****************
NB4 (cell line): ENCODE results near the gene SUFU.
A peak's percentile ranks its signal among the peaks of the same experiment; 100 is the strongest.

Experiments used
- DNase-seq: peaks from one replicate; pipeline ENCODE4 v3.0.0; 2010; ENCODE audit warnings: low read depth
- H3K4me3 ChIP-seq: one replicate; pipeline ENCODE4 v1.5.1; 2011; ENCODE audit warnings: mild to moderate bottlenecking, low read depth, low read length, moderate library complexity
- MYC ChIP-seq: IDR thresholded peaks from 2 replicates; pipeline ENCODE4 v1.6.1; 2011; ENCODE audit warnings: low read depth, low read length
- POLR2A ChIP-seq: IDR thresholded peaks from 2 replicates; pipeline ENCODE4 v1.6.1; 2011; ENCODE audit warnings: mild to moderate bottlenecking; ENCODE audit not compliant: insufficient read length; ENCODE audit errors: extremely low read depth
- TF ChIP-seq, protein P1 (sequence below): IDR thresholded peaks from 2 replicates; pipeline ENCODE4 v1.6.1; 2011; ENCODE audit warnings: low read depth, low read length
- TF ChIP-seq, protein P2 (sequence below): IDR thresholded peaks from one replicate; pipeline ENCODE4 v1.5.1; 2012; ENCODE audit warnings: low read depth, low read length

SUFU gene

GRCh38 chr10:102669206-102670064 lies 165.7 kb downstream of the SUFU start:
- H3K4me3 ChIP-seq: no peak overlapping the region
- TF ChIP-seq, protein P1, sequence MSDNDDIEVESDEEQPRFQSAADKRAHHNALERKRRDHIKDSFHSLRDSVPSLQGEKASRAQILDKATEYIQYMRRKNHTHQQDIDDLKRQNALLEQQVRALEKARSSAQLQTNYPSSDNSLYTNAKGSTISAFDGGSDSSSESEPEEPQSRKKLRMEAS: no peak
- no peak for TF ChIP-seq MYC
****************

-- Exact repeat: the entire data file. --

NB4 (cell line): ENCODE results near the gene SUFU.
A peak's percentile ranks its signal among the peaks of the same experiment; 100 is the strongest.

Experiments used
- DNase-seq: peaks from one replicate; pipeline ENCODE4 v3.0.0; 2010; ENCODE audit warnings: low read depth
- H3K4me3 ChIP-seq: one replicate; pipeline ENCODE4 v1.5.1; 2011; ENCODE audit warnings: mild to moderate bottlenecking, low read depth, low read length, moderate library complexity
- MYC ChIP-seq: IDR thresholded peaks from 2 replicates; pipeline ENCODE4 v1.6.1; 2011; ENCODE audit warnings: low read depth, low read length
- POLR2A ChIP-seq: IDR thresholded peaks from 2 replicates; pipeline ENCODE4 v1.6.1; 2011; ENCODE audit warnings: mild to moderate bottlenecking; ENCODE audit not compliant: insufficient read length; ENCODE audit errors: extremely low read depth
- TF ChIP-seq, protein P1 (sequence below): IDR thresholded peaks from 2 replicates; pipeline ENCODE4 v1.6.1; 2011; ENCODE audit warnings: low read depth, low read length
- TF ChIP-seq, protein P2 (sequence below): IDR thresholded peaks from one replicate; pipeline ENCODE4 v1.5.1; 2012; ENCODE audit warnings: low read depth, low read length

SUFU gene

GRCh38 chr10:102669206-102670064 lies 165.7 kb downstream of the SUFU start:
- H3K4me3 ChIP-seq: no peak overlapping the region
- TF ChIP-seq, protein P1, sequence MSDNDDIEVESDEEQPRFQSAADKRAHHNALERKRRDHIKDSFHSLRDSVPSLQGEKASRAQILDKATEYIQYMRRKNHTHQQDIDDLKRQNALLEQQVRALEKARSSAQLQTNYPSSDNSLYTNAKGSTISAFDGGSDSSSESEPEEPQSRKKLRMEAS: no peak
- no peak for TF ChIP-seq MYC